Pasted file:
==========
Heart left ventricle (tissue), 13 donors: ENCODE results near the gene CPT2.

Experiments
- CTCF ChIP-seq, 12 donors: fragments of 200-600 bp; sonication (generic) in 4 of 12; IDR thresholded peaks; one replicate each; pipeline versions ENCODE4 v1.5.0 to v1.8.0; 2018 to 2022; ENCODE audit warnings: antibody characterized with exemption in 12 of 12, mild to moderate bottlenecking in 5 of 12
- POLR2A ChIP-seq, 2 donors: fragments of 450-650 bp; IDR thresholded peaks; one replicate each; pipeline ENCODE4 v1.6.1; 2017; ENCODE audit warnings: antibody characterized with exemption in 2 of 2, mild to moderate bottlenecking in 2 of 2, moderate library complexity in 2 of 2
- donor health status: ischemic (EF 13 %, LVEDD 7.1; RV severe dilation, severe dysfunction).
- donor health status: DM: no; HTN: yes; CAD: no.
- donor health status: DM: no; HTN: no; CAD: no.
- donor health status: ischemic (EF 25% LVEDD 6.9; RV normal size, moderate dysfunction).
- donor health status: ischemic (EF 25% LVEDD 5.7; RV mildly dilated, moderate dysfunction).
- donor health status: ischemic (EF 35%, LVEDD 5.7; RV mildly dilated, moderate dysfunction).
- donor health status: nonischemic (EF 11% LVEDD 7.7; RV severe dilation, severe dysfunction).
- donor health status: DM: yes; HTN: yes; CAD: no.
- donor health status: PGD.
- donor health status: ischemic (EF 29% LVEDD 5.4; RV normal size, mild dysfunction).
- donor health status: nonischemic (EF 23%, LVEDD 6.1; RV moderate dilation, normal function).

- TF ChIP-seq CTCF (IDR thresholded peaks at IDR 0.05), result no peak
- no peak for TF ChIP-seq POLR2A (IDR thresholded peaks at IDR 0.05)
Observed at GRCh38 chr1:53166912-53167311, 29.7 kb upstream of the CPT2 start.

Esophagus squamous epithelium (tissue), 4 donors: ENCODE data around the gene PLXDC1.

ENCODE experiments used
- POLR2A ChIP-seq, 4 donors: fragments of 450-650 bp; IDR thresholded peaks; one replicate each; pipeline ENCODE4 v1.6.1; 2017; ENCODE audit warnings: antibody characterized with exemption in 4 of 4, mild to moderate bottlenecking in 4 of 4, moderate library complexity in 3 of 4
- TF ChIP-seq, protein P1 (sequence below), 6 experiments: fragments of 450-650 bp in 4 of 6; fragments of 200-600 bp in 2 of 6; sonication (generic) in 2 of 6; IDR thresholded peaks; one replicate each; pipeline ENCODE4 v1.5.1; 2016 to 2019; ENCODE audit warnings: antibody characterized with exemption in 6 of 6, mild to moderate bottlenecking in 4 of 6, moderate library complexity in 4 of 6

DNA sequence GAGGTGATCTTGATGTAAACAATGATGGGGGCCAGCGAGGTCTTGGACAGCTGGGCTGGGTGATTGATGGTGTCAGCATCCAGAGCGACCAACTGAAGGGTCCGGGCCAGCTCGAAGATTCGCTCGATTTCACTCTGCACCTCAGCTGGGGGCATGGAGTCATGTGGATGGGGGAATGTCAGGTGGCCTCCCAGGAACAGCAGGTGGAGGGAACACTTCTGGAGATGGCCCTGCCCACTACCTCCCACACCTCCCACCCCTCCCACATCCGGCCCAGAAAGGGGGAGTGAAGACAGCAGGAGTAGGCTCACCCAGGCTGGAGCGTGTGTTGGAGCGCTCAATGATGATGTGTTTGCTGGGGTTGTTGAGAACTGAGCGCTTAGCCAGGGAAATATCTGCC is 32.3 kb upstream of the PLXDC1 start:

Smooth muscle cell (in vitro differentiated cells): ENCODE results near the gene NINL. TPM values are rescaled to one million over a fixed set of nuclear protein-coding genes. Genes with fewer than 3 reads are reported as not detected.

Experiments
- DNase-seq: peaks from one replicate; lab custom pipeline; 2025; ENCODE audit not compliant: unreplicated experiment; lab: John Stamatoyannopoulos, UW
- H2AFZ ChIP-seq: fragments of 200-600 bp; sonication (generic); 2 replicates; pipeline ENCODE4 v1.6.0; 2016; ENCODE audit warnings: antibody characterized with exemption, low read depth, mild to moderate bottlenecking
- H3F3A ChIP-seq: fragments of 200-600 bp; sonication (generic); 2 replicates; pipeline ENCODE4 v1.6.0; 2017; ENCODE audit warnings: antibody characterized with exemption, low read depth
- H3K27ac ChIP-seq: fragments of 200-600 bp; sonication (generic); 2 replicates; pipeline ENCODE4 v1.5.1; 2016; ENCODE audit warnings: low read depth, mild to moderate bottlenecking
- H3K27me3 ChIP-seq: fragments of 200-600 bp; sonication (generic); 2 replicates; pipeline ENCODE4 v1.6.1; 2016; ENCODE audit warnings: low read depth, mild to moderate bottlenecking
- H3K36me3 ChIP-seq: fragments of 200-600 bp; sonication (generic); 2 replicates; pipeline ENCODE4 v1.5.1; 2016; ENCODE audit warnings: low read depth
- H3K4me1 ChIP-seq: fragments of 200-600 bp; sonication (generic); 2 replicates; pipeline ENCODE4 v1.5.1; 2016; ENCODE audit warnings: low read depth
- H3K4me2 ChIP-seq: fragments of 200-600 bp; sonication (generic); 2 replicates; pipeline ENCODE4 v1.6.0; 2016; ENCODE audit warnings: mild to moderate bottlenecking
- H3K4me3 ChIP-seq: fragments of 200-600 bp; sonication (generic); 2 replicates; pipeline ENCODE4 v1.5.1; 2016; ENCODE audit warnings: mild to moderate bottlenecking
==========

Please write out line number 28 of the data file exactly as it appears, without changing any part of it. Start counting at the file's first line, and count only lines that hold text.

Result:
- H3F3A ChIP-seq: fragments of 200-600 bp; sonication (generic); 2 replicates; pipeline ENCODE4 v1.6.0; 2017; ENCODE audit warnings: antibody characterized with exemption, low read depth